SigningDay(2)

Signing Days – Welcome To College Football’s Flu Season

Nausea, fever, maybe a sniffle or two; all symptoms of a condition known as the Flu, and all reactions common to occur during or in response to the next couple of weeks leading up to college football’s National Signing Day.

Everyone who follows the college game understands there’s a greasy aspect of it best left to itself.  Recruiting is the art of making promises you won’t keep, selling what you don’t necessarily have, and mastering the art of “not getting caught.”  Schools spend the better part of this time trying to put their best foot forward, during a process which brings out their worst.

For much of the year, it’s the schools and coaches embarrassing themselves in an effort to play the game.  But as National Signing Day approaches, it’s not the athletic department’s acting the fool, but rather the student/athletes caught-up in the circus who leave me wanting less of the game behind the game.

We’ve all seen them:  The press conferences with recruit X, Y, or Z sitting behind a microphone, at a desk full of hats, surrounded by hanger-ons, awaiting the production that takes awkward to a new level.  It’s “look at me” season and we celebrate it with every school assembly, press conference, and television show created to take his “moment” and make it ours … in the worst way possible.

For months, fanatics of the game follow closely who their schools are recruiting and what, if any interest, those recruits have in their schools.  Websites, message boards, and even chat rooms are dedicated solely to the coverage and interaction of adults, following closely the daily activities of teen-aged kids.

They follow their twitter accounts, Instagram photos, Facebook posts and more.  They know who’s visiting where, when they’re visiting there, and if and when they’ll pare … their list of prospective schools down.  This is big business, and the bigger it gets the slimier the whole process becomes.  It perpetuates a me-first attitude, and does so at a younger age.

It isn’t news that professional athletes have taken myopia to a new level.  For decades now, the money and extent of coverage professional sports receive has created monsters of the celebrities our athletes have become.  Now, due to the extent of the coverage of college football, coupled with the popularity of the game, we’ve made celebrities of kids before they’ve graduated from high school, and due to such, expedited the entitled attitude previously reserved for the professional level.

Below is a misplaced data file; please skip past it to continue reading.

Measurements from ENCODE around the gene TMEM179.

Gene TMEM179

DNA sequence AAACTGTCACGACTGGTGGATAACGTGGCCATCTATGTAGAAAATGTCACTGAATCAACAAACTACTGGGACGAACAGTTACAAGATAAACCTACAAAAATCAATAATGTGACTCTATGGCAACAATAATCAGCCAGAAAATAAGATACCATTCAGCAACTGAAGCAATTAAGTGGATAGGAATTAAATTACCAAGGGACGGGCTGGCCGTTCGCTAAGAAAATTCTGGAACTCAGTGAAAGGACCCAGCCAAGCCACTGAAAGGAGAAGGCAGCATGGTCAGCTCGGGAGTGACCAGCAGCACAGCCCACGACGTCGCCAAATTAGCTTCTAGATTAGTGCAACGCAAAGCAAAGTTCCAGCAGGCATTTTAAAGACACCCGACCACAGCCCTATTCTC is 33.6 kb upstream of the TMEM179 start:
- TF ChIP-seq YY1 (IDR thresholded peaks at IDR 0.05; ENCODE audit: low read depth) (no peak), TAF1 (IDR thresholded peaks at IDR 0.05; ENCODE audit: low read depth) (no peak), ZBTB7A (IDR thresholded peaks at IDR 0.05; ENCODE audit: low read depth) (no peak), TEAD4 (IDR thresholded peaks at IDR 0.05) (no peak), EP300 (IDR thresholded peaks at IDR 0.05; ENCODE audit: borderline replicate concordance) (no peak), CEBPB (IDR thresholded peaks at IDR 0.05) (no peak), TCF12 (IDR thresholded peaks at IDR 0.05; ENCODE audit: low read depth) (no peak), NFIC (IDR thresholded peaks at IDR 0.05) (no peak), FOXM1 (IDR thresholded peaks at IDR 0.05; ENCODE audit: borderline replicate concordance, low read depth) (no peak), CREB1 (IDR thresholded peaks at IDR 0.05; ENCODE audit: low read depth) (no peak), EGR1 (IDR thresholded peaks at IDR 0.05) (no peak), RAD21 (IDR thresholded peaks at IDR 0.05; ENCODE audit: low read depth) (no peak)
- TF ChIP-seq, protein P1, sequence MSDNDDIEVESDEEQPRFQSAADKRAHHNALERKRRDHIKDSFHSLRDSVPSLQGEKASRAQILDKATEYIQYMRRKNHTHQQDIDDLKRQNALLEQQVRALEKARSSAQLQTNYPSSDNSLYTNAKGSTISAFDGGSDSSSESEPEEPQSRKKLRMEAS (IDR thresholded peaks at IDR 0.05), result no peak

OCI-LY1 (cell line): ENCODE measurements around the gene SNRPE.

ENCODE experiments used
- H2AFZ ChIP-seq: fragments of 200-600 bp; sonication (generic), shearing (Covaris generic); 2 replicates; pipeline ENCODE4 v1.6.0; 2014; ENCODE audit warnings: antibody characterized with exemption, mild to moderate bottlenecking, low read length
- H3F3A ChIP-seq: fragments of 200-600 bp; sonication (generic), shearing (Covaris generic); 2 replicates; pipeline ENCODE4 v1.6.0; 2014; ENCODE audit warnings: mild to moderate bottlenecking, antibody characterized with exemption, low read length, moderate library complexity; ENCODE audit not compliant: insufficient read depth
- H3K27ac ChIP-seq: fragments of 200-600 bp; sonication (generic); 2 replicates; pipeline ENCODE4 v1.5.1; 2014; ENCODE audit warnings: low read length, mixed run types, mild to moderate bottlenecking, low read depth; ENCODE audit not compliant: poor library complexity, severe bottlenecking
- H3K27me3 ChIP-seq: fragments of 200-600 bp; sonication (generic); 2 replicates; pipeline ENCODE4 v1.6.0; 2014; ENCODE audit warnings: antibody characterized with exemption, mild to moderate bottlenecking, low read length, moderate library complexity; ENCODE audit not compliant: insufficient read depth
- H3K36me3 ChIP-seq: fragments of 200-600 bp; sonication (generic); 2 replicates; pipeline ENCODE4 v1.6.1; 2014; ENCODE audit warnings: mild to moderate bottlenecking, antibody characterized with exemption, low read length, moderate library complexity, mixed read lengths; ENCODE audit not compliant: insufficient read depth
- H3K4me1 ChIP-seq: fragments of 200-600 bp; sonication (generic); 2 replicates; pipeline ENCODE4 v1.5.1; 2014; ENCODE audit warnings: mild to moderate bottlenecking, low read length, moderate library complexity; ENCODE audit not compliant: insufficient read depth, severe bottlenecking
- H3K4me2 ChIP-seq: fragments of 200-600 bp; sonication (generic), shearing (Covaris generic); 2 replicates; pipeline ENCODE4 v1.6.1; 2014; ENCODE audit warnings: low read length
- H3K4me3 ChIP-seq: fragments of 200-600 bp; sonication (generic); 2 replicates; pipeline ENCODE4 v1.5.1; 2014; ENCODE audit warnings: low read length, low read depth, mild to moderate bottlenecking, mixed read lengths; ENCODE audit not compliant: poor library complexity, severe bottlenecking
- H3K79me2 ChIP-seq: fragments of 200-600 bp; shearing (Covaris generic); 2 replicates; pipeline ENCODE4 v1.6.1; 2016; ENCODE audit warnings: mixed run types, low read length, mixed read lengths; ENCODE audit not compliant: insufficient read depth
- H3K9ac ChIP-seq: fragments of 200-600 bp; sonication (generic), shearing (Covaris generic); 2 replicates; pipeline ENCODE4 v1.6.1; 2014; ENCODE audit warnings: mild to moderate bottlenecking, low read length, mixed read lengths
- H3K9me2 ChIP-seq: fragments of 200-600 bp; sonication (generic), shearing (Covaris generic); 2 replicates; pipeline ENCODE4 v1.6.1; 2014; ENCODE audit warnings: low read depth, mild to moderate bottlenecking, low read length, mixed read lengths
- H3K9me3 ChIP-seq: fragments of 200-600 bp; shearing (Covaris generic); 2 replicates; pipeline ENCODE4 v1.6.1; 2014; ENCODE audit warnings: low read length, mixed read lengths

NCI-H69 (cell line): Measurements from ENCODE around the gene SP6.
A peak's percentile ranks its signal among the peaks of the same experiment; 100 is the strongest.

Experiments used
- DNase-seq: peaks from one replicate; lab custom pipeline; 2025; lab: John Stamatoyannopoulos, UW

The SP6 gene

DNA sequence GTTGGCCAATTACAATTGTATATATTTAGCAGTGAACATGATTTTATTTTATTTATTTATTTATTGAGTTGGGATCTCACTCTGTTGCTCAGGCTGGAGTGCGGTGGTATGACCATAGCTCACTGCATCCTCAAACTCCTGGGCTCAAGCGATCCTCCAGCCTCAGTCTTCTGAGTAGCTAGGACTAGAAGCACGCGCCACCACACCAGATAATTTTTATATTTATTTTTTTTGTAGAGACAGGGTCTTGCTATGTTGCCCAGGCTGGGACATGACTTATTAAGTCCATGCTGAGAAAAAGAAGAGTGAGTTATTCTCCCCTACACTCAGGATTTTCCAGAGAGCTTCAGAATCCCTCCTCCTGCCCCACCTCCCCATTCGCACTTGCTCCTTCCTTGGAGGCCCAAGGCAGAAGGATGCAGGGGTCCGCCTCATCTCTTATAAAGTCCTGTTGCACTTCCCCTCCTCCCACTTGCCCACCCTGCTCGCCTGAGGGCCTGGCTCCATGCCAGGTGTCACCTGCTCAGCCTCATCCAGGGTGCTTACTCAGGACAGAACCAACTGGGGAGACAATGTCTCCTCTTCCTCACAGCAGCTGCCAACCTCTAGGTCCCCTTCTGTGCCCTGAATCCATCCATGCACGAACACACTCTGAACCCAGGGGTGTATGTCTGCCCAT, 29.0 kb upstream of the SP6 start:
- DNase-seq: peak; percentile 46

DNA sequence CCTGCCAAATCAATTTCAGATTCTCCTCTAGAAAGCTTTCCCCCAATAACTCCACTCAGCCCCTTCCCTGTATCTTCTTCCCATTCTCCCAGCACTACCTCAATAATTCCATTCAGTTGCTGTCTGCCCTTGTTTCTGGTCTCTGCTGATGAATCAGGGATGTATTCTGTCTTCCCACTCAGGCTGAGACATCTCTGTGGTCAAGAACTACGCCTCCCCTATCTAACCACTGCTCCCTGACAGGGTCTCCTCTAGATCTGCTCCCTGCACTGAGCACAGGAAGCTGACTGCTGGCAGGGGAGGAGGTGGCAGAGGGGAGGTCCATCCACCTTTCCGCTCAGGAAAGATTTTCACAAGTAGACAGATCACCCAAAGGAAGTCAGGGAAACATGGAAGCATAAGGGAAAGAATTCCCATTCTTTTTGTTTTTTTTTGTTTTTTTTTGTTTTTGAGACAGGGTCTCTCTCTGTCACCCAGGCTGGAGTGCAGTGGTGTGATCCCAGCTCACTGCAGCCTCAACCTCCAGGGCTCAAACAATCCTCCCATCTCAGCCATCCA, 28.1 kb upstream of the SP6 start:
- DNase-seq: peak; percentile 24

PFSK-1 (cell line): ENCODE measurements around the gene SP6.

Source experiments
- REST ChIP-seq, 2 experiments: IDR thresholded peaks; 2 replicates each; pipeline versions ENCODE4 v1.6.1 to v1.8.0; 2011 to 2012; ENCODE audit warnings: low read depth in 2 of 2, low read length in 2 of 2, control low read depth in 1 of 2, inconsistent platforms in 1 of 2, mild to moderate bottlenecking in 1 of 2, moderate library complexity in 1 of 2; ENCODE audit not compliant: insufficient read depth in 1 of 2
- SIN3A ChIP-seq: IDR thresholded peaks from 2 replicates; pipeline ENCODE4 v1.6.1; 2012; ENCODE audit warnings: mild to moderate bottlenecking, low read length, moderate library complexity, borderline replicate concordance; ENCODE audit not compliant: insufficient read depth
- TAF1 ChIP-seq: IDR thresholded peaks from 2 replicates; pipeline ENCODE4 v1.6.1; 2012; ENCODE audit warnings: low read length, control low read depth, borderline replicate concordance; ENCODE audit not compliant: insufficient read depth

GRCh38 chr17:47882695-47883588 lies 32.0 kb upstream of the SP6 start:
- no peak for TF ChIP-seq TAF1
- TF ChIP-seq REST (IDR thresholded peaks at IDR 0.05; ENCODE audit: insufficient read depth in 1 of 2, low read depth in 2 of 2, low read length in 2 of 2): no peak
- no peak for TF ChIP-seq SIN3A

Don’t believe me?  Visit the websites, read the message boards, and tune-in to the all-day coverage you’ll see on various networks come February 5th.  These kids are treated like rock stars and they’re acting like it in response.  They embrace their celebrity and enhance it via the mystery surrounding their commitment.  They have the power and they use it as a means of bleeding every ounce of notoriety afforded them by the game’s fanatics.  And who could blame them?  And who could blame them for feeling lost when their 15 minutes is up, and they’re left with little more than an opportunity to earn a spot on the college team that’s been licking their boots for more than a year.  Their bubble will burst, but before it does they’ll squeeze all they can from it.

I’m interested in recruiting.  Functionally, it is the life blood of every college football program and every program’s success will and always has relied heavily on it.  But while interesting, the process and everything that now goes with it has become extremely hard to stomach.  It’s dishonest, it’s often unethical, and with every year it becomes more and more of a production immersed in arrogance and entitlement.  I’ll roll my eyes … often, shake my head … often, and often find myself disgusted by the behavior of not just the coaches involved, but the players they’re recruiting as well.  It’s a bit sickening to be honest, but I suppose it is that time of year.

About Arran Gimba

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